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High and Rising Mortality Rates Among Working-Age Adults

Citation

National Academies of Sciences, Engineering, and Medicine,; Committee on Rising Midlife Mortality Rates and Socioeconomic Disparities, [; Robert A. Hummer & Kathleen Mullan Harris; , Members]; Committee on Population, [; Robert A. Hummer & Kathleen Mullan Harris; , Members]; Committee on National Statistics,; & Division of Behavioral and Social Sciences and Education, (Online ahead of print). High and Rising Mortality Rates Among Working-Age Adults. Washington D.C.: The National Academies Press.

Abstract

High and Rising Mortality Rates among Working Age Adults highlights the crisis of rising premature mortality that threatens the future of the nation's families, communities, and national wellbeing. This report identifies the key drivers of increasing death rates and disparities in working-age mortality over the period 1990 to 2017; elucidates modifiable risk factors that could alleviate poor health in the working-age population, as well as widening health inequalities; identifies key knowledge gaps and make recommendations for future research and data collection to fill those gaps; and explores potential policy implications. After a comprehensive analysis of the trends in working-age mortality by age, sex, race/ethnicity, and geography using the most up-to-date data, this report then looks upstream to the macrostructural factors (e.g., public policies, macroeconomic trends, social and economic inequality, technology) and social determinants (e.g., socioeconomic status, environment, social networks) that may affect the health of working-age Americans in multiple ways and through multiple pathways.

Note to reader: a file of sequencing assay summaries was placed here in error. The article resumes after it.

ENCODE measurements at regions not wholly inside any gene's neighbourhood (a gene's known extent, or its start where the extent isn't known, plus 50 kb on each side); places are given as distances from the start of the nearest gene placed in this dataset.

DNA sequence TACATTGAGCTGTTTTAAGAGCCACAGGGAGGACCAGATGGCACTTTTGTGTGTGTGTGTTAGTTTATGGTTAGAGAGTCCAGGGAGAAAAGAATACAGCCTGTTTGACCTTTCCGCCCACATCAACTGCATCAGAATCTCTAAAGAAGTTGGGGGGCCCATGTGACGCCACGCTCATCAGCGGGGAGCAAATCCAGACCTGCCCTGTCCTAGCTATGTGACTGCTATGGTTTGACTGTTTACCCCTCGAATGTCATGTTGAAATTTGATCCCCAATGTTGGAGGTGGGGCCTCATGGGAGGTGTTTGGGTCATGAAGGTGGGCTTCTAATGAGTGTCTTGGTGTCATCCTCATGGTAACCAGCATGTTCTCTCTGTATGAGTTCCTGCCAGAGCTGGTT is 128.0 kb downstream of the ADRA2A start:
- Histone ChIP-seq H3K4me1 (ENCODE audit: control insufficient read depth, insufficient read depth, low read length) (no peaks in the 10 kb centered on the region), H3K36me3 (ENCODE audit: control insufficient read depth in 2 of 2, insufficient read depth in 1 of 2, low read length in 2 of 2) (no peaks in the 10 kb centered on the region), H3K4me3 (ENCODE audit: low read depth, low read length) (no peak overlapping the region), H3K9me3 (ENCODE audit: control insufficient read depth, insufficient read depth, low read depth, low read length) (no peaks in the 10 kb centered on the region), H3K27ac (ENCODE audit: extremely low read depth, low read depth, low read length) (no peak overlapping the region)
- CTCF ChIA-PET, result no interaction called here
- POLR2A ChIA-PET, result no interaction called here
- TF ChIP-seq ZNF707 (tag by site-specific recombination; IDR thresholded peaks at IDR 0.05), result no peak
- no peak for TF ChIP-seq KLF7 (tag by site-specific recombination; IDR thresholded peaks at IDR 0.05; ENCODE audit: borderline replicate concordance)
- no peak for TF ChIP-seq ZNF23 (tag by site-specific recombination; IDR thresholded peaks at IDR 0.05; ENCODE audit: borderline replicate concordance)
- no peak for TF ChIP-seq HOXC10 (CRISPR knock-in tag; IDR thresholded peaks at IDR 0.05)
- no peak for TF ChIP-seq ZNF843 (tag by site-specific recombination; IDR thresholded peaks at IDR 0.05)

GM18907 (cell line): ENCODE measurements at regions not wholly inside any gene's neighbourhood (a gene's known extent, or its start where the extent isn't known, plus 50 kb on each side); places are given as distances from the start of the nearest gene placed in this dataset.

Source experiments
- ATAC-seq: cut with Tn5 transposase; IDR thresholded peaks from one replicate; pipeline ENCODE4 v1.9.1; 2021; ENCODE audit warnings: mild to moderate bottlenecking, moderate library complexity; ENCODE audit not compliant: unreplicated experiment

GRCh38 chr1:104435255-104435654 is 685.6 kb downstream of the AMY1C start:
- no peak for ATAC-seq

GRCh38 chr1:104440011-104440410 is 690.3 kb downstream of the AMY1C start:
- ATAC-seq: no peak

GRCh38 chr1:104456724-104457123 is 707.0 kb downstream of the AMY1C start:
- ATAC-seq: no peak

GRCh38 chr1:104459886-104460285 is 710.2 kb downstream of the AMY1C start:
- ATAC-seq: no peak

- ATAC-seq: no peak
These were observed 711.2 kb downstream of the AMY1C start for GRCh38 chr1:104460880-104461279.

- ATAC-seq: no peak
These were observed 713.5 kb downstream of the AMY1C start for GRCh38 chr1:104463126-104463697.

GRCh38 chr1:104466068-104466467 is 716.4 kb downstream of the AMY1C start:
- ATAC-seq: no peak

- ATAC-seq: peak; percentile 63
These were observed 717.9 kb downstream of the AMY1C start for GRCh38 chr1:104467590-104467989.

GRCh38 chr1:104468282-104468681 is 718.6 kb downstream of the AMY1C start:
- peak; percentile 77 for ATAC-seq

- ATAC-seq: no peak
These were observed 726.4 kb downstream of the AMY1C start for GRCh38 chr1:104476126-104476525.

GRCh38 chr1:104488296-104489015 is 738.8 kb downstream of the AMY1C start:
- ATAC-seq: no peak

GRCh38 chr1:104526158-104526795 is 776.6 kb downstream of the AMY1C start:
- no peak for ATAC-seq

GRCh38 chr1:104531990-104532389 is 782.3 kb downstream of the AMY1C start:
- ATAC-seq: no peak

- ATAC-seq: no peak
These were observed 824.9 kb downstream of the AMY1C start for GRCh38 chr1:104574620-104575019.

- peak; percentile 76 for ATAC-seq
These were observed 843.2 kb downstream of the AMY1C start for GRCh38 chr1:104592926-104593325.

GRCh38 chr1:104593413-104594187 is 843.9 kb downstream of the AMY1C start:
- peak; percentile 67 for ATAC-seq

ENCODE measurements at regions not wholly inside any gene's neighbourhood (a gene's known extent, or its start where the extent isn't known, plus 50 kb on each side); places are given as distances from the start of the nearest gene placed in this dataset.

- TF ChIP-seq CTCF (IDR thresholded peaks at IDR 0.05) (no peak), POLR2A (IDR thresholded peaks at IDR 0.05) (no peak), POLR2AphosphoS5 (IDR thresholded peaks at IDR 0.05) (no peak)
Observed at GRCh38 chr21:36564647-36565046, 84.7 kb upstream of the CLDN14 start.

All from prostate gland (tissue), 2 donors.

URL

https://doi.org/10.17226/25976

Reference Type

Book

Year Published

Online ahead of print

Author(s)

National Academies of Sciences, Engineering, and Medicine,
Committee on Rising Midlife Mortality Rates and Socioeconomic Disparities, [
Robert A. Hummer & Kathleen Mullan Harris
, Members]
Committee on Population, [
Robert A. Hummer & Kathleen Mullan Harris
, Members]
Committee on National Statistics,
Division of Behavioral and Social Sciences and Education,

Continent/Country

United States of America

State

Nonspecific